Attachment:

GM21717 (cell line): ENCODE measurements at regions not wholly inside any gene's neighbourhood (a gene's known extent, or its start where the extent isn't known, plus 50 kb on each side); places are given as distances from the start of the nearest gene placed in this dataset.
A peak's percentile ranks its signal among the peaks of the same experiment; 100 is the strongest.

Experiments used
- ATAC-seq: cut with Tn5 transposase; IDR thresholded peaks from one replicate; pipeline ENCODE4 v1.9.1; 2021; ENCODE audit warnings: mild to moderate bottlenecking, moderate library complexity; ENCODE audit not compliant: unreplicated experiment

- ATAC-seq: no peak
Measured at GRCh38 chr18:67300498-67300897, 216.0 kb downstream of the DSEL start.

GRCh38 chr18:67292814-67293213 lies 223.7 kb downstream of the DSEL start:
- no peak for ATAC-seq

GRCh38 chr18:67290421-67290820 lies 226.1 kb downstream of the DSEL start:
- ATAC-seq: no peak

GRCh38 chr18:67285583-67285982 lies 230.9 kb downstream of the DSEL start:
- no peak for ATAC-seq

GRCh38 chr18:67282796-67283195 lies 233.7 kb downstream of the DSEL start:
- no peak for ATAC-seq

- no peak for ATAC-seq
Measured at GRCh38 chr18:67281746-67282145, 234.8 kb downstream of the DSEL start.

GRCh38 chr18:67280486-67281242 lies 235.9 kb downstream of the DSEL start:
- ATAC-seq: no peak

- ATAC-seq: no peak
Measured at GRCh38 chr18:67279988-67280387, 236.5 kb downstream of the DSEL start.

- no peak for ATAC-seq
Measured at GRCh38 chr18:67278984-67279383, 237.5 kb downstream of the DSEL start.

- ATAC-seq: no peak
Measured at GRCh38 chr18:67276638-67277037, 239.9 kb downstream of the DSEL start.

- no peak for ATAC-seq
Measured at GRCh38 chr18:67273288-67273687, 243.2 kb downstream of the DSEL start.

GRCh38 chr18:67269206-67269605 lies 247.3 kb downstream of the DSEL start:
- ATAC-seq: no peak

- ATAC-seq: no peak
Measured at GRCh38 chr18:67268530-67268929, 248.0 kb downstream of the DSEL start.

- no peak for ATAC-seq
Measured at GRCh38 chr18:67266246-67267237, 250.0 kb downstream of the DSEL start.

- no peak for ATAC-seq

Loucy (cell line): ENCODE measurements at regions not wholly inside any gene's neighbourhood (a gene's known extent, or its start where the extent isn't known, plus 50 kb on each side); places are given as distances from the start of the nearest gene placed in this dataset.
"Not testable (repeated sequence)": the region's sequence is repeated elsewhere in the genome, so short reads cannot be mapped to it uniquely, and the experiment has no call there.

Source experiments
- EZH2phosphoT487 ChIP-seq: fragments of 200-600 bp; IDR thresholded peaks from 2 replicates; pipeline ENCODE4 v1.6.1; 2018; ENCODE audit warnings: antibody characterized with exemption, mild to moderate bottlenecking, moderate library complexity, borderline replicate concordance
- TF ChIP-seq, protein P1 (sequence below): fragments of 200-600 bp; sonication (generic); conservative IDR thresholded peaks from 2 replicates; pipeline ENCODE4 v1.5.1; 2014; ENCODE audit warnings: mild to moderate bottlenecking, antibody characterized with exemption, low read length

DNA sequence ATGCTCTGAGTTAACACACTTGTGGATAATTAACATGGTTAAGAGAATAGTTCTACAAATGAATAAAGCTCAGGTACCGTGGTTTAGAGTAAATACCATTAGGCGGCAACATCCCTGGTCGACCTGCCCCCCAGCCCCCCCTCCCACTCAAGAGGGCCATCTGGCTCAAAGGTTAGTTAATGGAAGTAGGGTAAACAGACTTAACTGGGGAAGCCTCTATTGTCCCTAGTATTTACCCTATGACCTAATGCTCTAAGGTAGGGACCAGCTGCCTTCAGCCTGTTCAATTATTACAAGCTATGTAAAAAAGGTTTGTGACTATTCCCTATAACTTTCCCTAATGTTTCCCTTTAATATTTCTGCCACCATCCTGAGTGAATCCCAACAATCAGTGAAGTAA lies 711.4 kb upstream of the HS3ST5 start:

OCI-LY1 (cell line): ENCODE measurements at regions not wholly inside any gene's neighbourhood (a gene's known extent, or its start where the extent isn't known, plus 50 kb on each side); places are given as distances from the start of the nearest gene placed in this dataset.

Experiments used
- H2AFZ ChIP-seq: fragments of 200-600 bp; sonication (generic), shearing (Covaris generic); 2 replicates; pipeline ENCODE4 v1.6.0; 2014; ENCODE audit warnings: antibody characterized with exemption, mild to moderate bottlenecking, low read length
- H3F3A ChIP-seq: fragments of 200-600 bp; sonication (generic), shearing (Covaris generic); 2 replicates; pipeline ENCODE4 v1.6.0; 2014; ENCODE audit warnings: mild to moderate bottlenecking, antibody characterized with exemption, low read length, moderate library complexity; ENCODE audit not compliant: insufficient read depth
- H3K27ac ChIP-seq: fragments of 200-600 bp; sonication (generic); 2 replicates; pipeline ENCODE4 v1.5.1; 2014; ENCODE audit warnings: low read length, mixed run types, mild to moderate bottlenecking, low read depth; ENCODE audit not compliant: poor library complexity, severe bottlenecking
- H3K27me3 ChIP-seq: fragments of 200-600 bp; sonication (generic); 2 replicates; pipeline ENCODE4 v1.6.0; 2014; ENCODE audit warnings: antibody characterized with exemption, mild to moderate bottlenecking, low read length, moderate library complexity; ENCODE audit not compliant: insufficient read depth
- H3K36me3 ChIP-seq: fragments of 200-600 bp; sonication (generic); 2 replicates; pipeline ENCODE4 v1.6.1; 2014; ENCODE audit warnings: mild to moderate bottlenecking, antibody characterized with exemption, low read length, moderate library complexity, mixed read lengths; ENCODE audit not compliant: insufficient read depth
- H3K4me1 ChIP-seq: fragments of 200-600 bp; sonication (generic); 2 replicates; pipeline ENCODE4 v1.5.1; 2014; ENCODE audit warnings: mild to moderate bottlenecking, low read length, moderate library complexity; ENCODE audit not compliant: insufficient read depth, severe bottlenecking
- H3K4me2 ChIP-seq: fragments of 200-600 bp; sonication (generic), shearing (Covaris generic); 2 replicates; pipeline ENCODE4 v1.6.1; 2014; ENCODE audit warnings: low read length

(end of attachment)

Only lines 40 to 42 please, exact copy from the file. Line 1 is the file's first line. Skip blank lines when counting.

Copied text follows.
OCI-LY1 (cell line): ENCODE measurements at regions not wholly inside any gene's neighbourhood (a gene's known extent, or its start where the extent isn't known, plus 50 kb on each side); places are given as distances from the start of the nearest gene placed in this dataset.

Experiments used
- H2AFZ ChIP-seq: fragments of 200-600 bp; sonication (generic), shearing (Covaris generic); 2 replicates; pipeline ENCODE4 v1.6.0; 2014; ENCODE audit warnings: antibody characterized with exemption, mild to moderate bottlenecking, low read length